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What is the difference between torque and moment? I would like to see mathematical definitions for both quantities.

I also do not prefer definitions like "It is the tendancy..../It is a measure of ...."

To make my question clearer:

Let $D\subseteq\mathbb{R}^3$ be the volume occupied by a certain rigid body. If there are forces $F_1,F_2,....,F_n$ acting at position vectors $r_1,r_2,...,r_n$. Can you use these to define torque and moment ?

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Possible duplicates: and links therein. – Qmechanic Feb 19 '13 at 13:16
I upvoted all answers. Since, I am getting different answers I accepted the one that seems most reasonable to me. – Amr Feb 19 '13 at 18:53
up vote 10 down vote accepted

The moment of a vectorfield $\vec{v}$ at a position $\vec{r}$ is equal to $$\vec{r}\times\vec{v}.$$ So torque is simply a special case where the vectorfield we look at is the force field, $\vec{v} = \vec{F}$. Another way of saying this is that torque is the moment of force.

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Thank you for referring to the big picture. The terminology looks alright for me. As far as I understood, this is just a redundancy in terms. I have been told before that torque is different from moment of a force. Is this true ? – Amr Feb 19 '13 at 17:50
There might be some slight differences, but they probably stem from technical jargon (so no real physical difference). From what I've read (on this website among others), the term "torque" is usually preferred when speaking of the moment of a couple of forces (so when 'twisting' rather than 'rotating'). The term "moment" is used in any other general case. Personally I think it is an unnecessary distinction and source of confusion. I'm not a native English speaker and in my language we don't have this problem. :) – Wouter Feb 19 '13 at 18:24
In addition, what is the moment of rotational velocity? It is linear velocity $\vec{v} = \vec{r}\times\vec{\omega}$. In fact, both forces and rotations act along a line, the position of which is given by $$ \vec{r} = \frac{\vec{v}\times\vec{\omega}}{|\vec{\omega}|^2} \\ \vec{r} = \frac{\vec{\tau}\times\vec{F}}{|\vec{F}|^2}$$ Do you see the similarity? – ja72 Nov 27 '13 at 18:54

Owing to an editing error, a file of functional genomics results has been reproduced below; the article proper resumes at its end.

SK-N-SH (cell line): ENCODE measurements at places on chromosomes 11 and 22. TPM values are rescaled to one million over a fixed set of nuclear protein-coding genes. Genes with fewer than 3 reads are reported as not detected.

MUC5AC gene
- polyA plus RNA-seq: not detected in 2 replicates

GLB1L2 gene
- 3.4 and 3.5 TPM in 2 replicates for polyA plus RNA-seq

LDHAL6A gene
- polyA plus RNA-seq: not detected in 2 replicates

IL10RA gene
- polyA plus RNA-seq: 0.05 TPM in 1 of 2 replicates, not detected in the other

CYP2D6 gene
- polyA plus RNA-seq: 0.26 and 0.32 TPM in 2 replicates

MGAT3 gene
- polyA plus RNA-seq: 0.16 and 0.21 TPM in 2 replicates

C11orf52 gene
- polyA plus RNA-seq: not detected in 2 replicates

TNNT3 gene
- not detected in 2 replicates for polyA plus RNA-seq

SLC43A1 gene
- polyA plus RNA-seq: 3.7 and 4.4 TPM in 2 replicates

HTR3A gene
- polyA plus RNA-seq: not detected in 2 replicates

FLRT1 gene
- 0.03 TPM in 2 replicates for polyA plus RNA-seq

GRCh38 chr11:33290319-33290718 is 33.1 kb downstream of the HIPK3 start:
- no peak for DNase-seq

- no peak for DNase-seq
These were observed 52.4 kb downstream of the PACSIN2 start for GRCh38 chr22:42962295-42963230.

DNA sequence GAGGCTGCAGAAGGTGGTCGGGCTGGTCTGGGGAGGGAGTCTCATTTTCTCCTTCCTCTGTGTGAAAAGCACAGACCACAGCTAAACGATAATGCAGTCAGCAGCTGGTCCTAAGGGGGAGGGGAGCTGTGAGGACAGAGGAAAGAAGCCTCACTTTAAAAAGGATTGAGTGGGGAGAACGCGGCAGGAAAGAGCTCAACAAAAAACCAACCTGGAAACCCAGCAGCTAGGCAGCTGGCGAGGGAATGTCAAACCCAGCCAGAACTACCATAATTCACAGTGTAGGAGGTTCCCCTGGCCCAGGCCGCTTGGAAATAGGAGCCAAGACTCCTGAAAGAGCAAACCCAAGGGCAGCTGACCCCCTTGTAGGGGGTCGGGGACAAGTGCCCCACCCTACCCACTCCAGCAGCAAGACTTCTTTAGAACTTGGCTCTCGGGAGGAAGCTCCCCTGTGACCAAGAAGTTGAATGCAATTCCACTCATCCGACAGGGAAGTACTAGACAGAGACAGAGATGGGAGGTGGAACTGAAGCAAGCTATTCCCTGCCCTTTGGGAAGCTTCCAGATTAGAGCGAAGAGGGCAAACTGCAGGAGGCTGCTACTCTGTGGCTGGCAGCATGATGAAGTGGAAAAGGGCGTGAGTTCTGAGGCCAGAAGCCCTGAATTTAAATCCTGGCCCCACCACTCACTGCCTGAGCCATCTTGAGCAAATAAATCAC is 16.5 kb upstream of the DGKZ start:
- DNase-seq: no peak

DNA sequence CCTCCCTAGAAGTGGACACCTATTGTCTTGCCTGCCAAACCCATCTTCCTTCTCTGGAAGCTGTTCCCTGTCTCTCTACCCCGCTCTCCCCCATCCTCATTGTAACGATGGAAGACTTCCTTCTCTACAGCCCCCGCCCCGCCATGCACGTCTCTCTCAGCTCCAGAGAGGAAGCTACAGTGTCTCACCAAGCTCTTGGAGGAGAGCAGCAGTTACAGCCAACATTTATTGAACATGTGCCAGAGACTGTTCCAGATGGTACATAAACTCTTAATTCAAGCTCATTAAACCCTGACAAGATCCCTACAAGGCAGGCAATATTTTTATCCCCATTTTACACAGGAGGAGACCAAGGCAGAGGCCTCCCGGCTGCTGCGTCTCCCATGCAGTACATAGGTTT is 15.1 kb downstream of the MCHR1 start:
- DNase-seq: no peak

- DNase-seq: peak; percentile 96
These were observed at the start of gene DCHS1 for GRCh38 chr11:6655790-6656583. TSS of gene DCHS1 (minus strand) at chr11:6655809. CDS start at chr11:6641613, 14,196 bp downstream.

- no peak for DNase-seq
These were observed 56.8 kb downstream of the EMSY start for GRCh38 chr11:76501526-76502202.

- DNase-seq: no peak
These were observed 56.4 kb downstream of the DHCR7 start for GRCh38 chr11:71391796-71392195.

While the formulas are similar, Torque relates to the axis of rotation driving the rotation, while moment relates to being driven by external force(s) to cause the rotation. Moment is a general term and when used in context of rotational motion is pretty much the same.
Torque is $\vec{r} \times \vec{F}$. As @Apurba said, $\sum{\vec{F}}$ may not be zero. Moment = Magnitude of Force x Perpendicular distance to the pivot.

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Torque is $\vec{F} \times \vec{r}$ but in this case $\sum{\vec{F}}$ may not be equal to zero. Where as in case of moment the two equal force acts in tow different side, So $\sum{\vec{F}} = 0$. I think this is the difference.

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Thus, every moment is a torque – Amr Feb 19 '13 at 11:22

Torque and moment are essentially the same thing and are calculated in the same way - it's really the context that determines which word is used. 'Torque' is usually used when we're talking about the twisting effect on a shaft and 'moment' is usually used when we're talking about the bending effect on a beam. If you're using a spanner to tighten a bolt, we would say that your hand exerts a moment on the end of the spanner but the spanner exerts a torque on the head of the bolt.

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moment is turning effect produced by a force . while torque is due to rotation of body.

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Neither of these brief definitions provides enough detail to be useful in any way. – Brandon Enright May 16 '13 at 7:05
and what's the difference between "turning" and "rotation" ? – Amr Nov 8 '13 at 18:40

Moment is bending due to linear force and the distance from the axis is perpendicular whereas in torque rotation takes place beyond 360 degrees.

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protected by Qmechanic Nov 27 '13 at 19:32

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